This 3-course XSeries examines the modern history of Japan, from the 1850s to 1930s, as well as that of postwar Tokyo through the rich historical visual records.
The first course, “Visualizing Japan (1850s-1930s): Westernization, Protest, Modernity,” considers methodologies historians use to “visualize” the past and look into some historical events such as Commodore Perry’s 1853-54 expedition to Japan and Tokyo’s 1905 Hibiya Riot. It also examines modernity, as seen in the archives of the major Japanese cosmetics company, Shiseido.
The second and third courses, Visualizing Postwar Tokyo, Parts 1 & 2, focus on the changes and developments of Tokyo after World War II, as well as the gazes exchanged in postwar Tokyo, as a place of visualities.
This XSeries gives a great overview of Japan’s transition into the modern world and the transformation of postwar Tokyo.
Courses under this program: Course 1: Visualizing Japan (1850s-1930s): Westernization, Protest, Modernity
A MITx/HarvardX collaboration, this course explores Japan’s transition into the modern world through the historical visual record.
Course 2: Visualizing Postwar Tokyo, Part 1
Analyze the history of change and development in postwar Tokyo from different perspectives using archived photographs, films, and TV programs.
Course 3: Visualizing Postwar Tokyo, Part 2 Identify the geopolitics historically involved in the practice of “visualizing postwar Tokyo.”
Tokyo emerged out of the ruins of war to become a large city of 10 million people in only a quarter of a century. During this process of change, the capital of a military empire that once invaded East Asia experienced occupation by the U.S. armed forces, hosted the Olympic Games, and transformed into a consumer hub where young people could enjoy economic “wealth.” It is important to know that this process was recorded in countless photographs, documentary films, TV programs, and so on. We will retrieve many of these archived pictures and videos and analyze what happened in postwar Tokyo from different perspectives. In Part 1, you will look at the changes that occurred in postwar Tokyo over a quarter of a century from four different perspectives: 1) occupation and Americanism; 2) imperial gaze and royal wedding; 3) The Olympic city; and 4) economic-cultural clash in Shinjuku. This examination of urban history will provide you with the insights necessary when considering changes in other large cities in Asia, such as Seoul, Beijing, and Bangkok, at the end of the twentieth century.
UTokyo is participating in the Tokyo 2020 Support Programme.
The history of postwar Tokyo reveals an essential feature of the modern city, i.e. the city as a place of visualities. In postwar Tokyo, countless gazes fell upon others; gazes from and upon Americans and the Emperor, gazes going up skyscrapers or rushing aggressively through the cityscape, and gazes twining and wriggling among classes, genders, and ethnic groups in downtown Tokyo. In Part 2, we will focus on the geopolitics of these gazes in modern Tokyo. What kinds of gazes fell upon the war orphans, the poor, and the marginalized groups in Tokyo? How did students themselves, who represented the vast accumulation of knowledge in Tokyo, perform in front of these gazes? Moreover, how did cinema or television shows, as media for these gazes, implicate the whole city? In answering these questions, we will identify the geopolitics historically involved in the practice of “visualizing postwar Tokyo.”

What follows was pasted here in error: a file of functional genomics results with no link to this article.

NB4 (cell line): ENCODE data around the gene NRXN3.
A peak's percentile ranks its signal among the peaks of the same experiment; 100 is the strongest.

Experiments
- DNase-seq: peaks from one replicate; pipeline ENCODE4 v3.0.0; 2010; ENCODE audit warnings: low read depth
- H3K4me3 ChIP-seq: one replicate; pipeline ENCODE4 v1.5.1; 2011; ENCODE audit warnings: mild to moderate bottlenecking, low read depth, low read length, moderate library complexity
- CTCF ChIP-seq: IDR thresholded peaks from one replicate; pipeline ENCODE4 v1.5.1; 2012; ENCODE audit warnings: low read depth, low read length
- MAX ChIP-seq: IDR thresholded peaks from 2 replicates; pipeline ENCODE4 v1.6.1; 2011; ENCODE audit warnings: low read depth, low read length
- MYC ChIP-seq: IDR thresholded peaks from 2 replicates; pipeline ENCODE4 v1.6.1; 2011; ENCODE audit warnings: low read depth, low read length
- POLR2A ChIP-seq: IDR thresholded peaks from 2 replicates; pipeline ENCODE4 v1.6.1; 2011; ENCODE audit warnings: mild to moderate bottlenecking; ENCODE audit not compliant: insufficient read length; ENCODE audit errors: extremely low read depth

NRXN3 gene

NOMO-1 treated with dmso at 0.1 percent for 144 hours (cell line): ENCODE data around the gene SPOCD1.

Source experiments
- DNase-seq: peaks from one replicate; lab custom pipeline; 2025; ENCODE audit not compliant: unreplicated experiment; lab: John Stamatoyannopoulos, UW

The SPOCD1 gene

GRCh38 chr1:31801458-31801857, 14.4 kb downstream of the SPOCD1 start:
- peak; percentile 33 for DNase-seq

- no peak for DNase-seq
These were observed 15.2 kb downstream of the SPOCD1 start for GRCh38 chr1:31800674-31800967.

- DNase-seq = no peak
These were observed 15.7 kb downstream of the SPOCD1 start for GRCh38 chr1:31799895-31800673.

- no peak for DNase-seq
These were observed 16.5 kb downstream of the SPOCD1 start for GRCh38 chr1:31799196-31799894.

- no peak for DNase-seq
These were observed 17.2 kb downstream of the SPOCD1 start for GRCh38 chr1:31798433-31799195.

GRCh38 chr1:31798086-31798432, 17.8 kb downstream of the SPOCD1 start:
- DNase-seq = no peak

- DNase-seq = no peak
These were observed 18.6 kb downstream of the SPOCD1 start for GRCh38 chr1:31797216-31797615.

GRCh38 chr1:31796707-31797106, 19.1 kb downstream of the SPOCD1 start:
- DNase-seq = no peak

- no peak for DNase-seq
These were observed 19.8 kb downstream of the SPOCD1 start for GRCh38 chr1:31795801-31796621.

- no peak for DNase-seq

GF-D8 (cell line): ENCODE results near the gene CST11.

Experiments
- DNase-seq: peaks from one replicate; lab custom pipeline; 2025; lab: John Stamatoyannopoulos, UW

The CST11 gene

This MITx course was developed in collaboration with HarvardX and is co-taught by MIT, Harvard, and Duke historians. You will examine Japanese history in a new way—through the images created by those who were there—and the skills and questions involved in reading history through images in the digital format. The introductory module considers methodologies historians use to “visualize” the past, followed by three modules that explore the themes of Westernization, in Commodore Perry’s 1853-54 expedition to Japan; social protest, in Tokyo’s 1905 Hibiya Riot; and modernity, as seen in the archives of the major Japanese cosmetics company, Shiseido.
VJxwill cover the following topics in four modules:
Module 0: Introduction: New Historical Sources for a Digital Age (Professors Dower, Gordon, Miyagawa). Digitization has dramatically altered historians' access to primary sources, making large databases of the visual record readily accessible. How is historical methodology changing in response to this seismic shift? How can scholars, students, and the general public make optimal use of these new digital resources?
Module 1: Black Ships & Samurai (Professor Dower). Commodore Matthew Perry's 1853-54 expedition to force Japan to open its doors to the outside world is an extraordinary moment to look at by examining and comparing the visual representations left to us by both the American and Japanese sides of this encounter. This module also addresses the rapid Westernization undertaken by Japan in the half century following the Perry mission.
Module 2: Social Protest in Imperial Japan: The Hibiya Riot of 1905 (Professor Gordon). The dramatic daily reports from participants in the massive "Hibiya Riot" in 1905, the first major social protest in the age of "imperial democracy" in Japan, offer a vivid and fresh perspective on the contentious domestic politics of an emerging imperial power.
Module 3: Modernity in Interwar Japan: Shiseido & Consumer Culture (Professors Dower, Gordon, Weisenfeld). Exploring the vast archives of the Shiseido cosmetics company opens a fascinating window on the emergence of consumer culture, modern roles for women, and global cosmopolitanism from the 'teens through the 1920s and even into the era of Japanese militarism and aggression in the 1930s. This module will also tap other Visualizing Cultures units on modernization and modernity.